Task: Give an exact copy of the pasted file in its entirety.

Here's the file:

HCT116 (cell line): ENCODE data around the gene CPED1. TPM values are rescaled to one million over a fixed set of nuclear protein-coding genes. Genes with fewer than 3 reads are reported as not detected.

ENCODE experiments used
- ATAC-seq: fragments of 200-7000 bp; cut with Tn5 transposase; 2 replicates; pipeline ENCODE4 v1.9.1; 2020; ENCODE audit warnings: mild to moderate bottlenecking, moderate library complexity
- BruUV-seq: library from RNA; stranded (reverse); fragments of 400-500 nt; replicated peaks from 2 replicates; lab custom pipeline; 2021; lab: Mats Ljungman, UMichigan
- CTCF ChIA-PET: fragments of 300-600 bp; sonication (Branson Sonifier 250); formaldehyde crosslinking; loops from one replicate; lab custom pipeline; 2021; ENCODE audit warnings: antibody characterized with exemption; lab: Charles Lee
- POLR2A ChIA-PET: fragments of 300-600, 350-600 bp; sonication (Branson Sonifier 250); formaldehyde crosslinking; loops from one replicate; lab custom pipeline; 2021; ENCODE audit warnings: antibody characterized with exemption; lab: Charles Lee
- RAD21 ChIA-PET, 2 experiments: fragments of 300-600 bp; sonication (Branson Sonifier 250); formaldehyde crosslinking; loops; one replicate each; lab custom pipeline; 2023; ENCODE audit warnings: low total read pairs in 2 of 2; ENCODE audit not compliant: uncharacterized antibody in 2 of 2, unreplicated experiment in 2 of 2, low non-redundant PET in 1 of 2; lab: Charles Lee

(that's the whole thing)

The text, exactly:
HCT116 (cell line): ENCODE data around the gene CPED1. TPM values are rescaled to one million over a fixed set of nuclear protein-coding genes. Genes with fewer than 3 reads are reported as not detected.

ENCODE experiments used
- ATAC-seq: fragments of 200-7000 bp; cut with Tn5 transposase; 2 replicates; pipeline ENCODE4 v1.9.1; 2020; ENCODE audit warnings: mild to moderate bottlenecking, moderate library complexity
- BruUV-seq: library from RNA; stranded (reverse); fragments of 400-500 nt; replicated peaks from 2 replicates; lab custom pipeline; 2021; lab: Mats Ljungman, UMichigan
- CTCF ChIA-PET: fragments of 300-600 bp; sonication (Branson Sonifier 250); formaldehyde crosslinking; loops from one replicate; lab custom pipeline; 2021; ENCODE audit warnings: antibody characterized with exemption; lab: Charles Lee
- POLR2A ChIA-PET: fragments of 300-600, 350-600 bp; sonication (Branson Sonifier 250); formaldehyde crosslinking; loops from one replicate; lab custom pipeline; 2021; ENCODE audit warnings: antibody characterized with exemption; lab: Charles Lee
- RAD21 ChIA-PET, 2 experiments: fragments of 300-600 bp; sonication (Branson Sonifier 250); formaldehyde crosslinking; loops; one replicate each; lab custom pipeline; 2023; ENCODE audit warnings: low total read pairs in 2 of 2; ENCODE audit not compliant: uncharacterized antibody in 2 of 2, unreplicated experiment in 2 of 2, low non-redundant PET in 1 of 2; lab: Charles Lee